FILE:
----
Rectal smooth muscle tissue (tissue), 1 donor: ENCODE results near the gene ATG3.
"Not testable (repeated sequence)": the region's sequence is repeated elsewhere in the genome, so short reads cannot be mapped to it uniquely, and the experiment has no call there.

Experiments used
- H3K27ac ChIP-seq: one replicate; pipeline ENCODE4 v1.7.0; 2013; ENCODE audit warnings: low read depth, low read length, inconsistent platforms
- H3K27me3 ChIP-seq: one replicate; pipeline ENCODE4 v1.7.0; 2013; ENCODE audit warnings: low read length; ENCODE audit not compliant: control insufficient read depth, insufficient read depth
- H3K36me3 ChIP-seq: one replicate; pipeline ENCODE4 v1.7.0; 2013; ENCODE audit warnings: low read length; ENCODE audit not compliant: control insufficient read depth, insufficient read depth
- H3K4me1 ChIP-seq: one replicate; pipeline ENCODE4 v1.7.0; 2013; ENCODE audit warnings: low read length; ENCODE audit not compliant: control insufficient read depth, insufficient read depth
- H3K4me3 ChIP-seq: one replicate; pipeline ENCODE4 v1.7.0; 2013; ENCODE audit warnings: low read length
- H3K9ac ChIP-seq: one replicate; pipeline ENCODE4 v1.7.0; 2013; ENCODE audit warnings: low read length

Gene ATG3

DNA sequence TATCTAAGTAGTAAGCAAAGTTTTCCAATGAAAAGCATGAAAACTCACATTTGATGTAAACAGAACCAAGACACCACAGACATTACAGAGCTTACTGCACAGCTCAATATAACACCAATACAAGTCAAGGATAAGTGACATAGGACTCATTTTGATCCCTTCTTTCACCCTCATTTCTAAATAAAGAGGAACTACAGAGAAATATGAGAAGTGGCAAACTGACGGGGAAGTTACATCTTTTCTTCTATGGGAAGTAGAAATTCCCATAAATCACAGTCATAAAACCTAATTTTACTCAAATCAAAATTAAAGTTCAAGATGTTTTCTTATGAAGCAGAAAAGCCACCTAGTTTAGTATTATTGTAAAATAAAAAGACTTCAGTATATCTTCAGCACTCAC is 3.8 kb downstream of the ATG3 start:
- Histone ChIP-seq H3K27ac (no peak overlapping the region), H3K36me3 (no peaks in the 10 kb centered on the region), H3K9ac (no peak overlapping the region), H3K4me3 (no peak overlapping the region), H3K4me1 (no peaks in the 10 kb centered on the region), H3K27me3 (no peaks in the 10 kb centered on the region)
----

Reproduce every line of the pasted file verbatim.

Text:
Rectal smooth muscle tissue (tissue), 1 donor: ENCODE results near the gene ATG3.
"Not testable (repeated sequence)": the region's sequence is repeated elsewhere in the genome, so short reads cannot be mapped to it uniquely, and the experiment has no call there.

Experiments used
- H3K27ac ChIP-seq: one replicate; pipeline ENCODE4 v1.7.0; 2013; ENCODE audit warnings: low read depth, low read length, inconsistent platforms
- H3K27me3 ChIP-seq: one replicate; pipeline ENCODE4 v1.7.0; 2013; ENCODE audit warnings: low read length; ENCODE audit not compliant: control insufficient read depth, insufficient read depth
- H3K36me3 ChIP-seq: one replicate; pipeline ENCODE4 v1.7.0; 2013; ENCODE audit warnings: low read length; ENCODE audit not compliant: control insufficient read depth, insufficient read depth
- H3K4me1 ChIP-seq: one replicate; pipeline ENCODE4 v1.7.0; 2013; ENCODE audit warnings: low read length; ENCODE audit not compliant: control insufficient read depth, insufficient read depth
- H3K4me3 ChIP-seq: one replicate; pipeline ENCODE4 v1.7.0; 2013; ENCODE audit warnings: low read length
- H3K9ac ChIP-seq: one replicate; pipeline ENCODE4 v1.7.0; 2013; ENCODE audit warnings: low read length

Gene ATG3

DNA sequence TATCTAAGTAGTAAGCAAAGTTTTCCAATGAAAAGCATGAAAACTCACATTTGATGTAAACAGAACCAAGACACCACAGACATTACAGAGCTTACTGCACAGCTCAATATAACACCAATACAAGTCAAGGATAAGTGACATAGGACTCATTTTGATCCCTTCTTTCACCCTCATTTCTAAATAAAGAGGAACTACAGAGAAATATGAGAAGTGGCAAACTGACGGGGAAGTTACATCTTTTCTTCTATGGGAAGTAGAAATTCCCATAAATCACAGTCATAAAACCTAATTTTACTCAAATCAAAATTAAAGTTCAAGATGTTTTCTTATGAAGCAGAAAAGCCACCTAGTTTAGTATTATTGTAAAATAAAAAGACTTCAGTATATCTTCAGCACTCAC is 3.8 kb downstream of the ATG3 start:
- Histone ChIP-seq H3K27ac (no peak overlapping the region), H3K36me3 (no peaks in the 10 kb centered on the region), H3K9ac (no peak overlapping the region), H3K4me3 (no peak overlapping the region), H3K4me1 (no peaks in the 10 kb centered on the region), H3K27me3 (no peaks in the 10 kb centered on the region)